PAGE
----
In Sight


DEFINITION of 'In Sight'

A term describing deliverable grades of commodities underlying futures contracts that are held in approved delivery facilities near terminals, centralized locations or production areas.


When a commodity is considered 'in sight', contract holders can assume that delivery of the actuals will be prompt, and that the quantity and quality will be precise rather than estimated.

  1. Basis Grade

    The minimum accepted standard that a deliverable commodity must ...
  2. Actuals

    The physical commodity that underlies a futures contract or is ...
  3. Commodity

    1. A basic good used in commerce that is interchangeable with ...
  4. Approved Delivery Facility

    A facility authorized by an exchange to be used as a location ...
  5. Futures Contract

    A contractual agreement, generally made on the trading floor ...
  6. Cash Commodity

    In futures trading, the cash commodity is delivered for payments. ...
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  1. Can mutual funds invest in options and futures?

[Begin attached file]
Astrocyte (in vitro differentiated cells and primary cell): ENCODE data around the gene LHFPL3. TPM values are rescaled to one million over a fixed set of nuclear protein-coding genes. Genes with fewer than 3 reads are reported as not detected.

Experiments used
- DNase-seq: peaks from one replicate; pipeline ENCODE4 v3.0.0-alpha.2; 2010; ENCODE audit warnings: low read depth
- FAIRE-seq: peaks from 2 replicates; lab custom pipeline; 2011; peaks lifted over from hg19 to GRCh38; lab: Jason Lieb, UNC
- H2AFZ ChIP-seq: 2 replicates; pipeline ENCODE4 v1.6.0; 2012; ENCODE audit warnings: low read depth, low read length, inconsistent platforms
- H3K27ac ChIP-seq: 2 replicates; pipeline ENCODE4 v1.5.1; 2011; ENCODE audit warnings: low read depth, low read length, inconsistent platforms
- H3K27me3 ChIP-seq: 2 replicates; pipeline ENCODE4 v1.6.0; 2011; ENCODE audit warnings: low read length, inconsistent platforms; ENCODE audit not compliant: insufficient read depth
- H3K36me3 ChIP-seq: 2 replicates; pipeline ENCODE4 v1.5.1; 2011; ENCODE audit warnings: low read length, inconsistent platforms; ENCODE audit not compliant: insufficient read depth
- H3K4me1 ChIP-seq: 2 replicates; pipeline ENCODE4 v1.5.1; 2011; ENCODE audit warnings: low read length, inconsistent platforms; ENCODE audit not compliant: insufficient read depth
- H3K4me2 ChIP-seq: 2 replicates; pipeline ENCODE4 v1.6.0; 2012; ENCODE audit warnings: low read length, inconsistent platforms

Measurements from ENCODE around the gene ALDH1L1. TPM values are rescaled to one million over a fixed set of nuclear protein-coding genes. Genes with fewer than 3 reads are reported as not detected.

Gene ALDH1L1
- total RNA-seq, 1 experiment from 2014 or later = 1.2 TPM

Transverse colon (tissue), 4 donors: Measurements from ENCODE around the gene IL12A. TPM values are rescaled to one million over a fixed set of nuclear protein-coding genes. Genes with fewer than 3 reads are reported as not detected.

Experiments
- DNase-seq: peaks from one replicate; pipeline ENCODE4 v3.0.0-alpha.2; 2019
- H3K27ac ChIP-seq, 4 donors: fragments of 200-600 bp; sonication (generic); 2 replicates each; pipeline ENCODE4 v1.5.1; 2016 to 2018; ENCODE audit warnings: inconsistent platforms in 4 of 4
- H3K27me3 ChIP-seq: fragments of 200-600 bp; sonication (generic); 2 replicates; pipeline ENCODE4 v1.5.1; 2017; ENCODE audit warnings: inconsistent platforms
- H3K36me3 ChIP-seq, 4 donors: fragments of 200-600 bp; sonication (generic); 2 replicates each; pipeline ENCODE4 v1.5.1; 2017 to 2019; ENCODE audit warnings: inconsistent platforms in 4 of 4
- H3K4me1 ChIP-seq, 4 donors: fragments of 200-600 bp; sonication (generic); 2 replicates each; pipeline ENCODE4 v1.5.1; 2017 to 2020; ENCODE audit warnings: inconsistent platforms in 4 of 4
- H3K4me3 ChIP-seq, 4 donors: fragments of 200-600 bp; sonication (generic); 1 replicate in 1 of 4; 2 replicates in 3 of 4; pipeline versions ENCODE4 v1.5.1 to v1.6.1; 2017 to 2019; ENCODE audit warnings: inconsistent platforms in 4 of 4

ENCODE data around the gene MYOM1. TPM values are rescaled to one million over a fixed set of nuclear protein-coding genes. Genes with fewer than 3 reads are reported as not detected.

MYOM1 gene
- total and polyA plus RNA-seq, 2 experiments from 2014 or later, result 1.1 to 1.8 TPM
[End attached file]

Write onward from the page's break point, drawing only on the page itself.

Mutual funds invest in not only stocks and fixed-income securities but also options and futures. There exists a separate ... Read Full Answer >>
  2. Can mutual funds invest in commodities?

    Mutual funds can invest in commodities. In fact, mutual funds may provide a better way for investors to gain exposure to ... Read Full Answer >>
  3. How do futures contracts roll over?

    Traders roll over futures contracts to switch from the front month contract that is close to expiration to another contract ... Read Full Answer >>
  4. Why do companies enter into futures contracts?

    Different types of companies may enter into futures contracts for different purposes. The most common reason is to hedge ... Read Full Answer >>
  5. What does a futures contract cost?

    The value of a futures contract is derived from the cash value of the underlying asset. While a futures contract may have ... Read Full Answer >>
  6. What are the main risks associated with trading derivatives?

    The primary risks associated with trading derivatives are market, counterparty, liquidity and interconnection risks. Derivatives ... Read Full Answer >>

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